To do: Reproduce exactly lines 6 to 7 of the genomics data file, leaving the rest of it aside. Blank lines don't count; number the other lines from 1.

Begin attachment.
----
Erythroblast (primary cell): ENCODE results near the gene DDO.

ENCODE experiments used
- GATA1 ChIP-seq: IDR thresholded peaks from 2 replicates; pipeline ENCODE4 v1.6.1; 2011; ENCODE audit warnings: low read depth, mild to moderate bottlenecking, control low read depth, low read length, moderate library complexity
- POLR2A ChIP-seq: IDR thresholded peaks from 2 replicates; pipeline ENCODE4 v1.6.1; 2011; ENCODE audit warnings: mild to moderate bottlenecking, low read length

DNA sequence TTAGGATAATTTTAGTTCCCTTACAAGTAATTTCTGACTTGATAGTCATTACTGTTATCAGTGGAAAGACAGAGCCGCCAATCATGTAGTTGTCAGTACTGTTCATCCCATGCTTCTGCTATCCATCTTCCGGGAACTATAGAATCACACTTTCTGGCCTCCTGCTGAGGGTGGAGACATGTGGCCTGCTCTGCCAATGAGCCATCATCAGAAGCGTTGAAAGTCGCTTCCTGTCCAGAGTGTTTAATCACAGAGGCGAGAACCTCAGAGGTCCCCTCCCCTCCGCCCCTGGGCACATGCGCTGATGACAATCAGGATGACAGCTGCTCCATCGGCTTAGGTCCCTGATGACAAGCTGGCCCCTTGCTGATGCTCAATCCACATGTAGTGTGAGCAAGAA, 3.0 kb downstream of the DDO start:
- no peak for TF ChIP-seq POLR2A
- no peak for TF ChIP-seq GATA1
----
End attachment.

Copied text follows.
- no peak for TF ChIP-seq POLR2A
- no peak for TF ChIP-seq GATA1